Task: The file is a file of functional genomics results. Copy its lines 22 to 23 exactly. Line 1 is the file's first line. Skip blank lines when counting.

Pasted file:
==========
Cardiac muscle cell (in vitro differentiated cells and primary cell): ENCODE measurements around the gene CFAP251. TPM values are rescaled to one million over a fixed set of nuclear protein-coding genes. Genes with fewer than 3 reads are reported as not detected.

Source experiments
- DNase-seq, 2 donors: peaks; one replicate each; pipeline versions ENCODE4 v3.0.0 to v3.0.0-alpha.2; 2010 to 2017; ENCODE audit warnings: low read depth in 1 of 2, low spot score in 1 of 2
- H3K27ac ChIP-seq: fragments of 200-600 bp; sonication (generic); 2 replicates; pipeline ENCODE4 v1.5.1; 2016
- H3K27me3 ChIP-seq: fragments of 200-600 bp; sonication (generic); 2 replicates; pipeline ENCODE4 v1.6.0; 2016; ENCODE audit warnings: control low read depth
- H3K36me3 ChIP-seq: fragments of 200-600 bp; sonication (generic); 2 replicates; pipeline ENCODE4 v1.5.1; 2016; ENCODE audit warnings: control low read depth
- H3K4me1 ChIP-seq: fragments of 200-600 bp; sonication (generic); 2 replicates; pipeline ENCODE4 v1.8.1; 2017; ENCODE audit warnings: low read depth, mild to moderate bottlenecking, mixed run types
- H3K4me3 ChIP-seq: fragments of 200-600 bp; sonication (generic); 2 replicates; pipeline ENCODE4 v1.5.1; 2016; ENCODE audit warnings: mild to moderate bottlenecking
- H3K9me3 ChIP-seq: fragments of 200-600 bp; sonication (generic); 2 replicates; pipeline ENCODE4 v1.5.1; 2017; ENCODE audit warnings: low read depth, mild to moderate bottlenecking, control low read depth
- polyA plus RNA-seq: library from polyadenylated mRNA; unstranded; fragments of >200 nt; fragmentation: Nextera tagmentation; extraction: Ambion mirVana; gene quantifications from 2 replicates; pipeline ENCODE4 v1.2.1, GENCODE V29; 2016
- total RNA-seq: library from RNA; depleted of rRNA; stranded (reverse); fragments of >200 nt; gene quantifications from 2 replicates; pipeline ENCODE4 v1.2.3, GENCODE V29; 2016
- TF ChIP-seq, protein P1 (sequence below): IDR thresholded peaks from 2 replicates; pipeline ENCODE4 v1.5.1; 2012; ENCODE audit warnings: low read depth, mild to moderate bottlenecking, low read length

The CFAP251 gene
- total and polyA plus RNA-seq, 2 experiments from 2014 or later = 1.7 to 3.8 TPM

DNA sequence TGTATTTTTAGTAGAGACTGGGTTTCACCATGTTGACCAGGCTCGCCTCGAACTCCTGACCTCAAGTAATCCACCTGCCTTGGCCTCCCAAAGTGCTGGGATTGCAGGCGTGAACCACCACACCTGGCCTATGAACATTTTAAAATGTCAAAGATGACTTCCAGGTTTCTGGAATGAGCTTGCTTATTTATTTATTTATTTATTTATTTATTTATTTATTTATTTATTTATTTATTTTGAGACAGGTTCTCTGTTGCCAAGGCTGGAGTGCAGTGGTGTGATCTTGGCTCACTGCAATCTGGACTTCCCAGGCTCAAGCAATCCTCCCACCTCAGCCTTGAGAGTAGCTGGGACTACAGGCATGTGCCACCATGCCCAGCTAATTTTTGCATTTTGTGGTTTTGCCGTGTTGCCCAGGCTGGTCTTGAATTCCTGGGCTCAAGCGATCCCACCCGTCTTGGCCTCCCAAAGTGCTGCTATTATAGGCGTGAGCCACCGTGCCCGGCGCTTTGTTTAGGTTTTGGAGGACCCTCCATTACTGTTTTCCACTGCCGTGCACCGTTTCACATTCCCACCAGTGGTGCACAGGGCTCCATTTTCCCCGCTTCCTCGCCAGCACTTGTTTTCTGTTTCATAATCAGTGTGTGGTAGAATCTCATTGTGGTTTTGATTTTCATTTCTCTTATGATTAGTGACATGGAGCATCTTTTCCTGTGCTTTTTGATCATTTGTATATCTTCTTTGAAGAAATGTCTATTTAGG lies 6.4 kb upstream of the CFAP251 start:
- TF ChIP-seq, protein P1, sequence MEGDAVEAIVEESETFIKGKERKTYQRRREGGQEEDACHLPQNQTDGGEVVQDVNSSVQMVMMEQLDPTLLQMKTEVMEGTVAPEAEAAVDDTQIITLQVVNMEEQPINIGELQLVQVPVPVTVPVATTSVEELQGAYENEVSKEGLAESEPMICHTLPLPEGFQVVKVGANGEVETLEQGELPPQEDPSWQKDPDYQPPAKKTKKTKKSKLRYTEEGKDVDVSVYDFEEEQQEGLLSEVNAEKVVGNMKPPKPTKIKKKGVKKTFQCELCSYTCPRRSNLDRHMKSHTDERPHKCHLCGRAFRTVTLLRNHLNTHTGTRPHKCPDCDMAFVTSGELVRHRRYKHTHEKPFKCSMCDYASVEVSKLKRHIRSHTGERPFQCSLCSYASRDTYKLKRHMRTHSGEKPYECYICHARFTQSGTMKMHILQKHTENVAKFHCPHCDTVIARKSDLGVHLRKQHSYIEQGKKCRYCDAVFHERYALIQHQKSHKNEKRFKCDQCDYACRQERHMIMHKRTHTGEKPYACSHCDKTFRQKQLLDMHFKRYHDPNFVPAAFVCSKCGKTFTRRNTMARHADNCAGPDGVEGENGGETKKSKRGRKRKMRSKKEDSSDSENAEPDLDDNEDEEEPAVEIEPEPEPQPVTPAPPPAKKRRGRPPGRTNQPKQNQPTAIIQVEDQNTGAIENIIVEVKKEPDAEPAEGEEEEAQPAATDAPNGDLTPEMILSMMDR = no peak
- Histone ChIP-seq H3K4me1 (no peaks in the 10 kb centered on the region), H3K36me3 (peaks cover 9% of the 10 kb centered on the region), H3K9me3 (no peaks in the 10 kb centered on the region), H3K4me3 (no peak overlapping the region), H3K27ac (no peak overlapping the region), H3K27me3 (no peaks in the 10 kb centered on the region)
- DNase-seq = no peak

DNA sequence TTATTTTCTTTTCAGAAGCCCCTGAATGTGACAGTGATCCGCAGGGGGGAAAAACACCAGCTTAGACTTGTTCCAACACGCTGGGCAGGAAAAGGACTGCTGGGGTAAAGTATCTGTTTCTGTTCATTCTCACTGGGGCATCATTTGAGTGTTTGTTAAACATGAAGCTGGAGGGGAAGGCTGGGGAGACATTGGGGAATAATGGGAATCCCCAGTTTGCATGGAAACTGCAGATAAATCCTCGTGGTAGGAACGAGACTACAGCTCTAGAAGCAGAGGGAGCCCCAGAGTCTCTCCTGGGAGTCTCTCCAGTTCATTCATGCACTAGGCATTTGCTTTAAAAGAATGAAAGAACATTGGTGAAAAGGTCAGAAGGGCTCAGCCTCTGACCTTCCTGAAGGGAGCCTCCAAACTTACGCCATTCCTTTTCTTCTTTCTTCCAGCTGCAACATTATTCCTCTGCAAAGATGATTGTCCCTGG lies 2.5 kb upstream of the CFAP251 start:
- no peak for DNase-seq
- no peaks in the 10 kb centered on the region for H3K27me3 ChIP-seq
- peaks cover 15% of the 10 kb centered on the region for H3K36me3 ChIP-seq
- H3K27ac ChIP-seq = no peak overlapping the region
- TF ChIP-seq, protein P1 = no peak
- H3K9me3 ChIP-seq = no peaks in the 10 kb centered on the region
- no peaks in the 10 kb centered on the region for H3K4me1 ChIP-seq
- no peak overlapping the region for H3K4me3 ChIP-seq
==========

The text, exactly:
- peaks cover 15% of the 10 kb centered on the region for H3K36me3 ChIP-seq
- H3K27ac ChIP-seq = no peak overlapping the region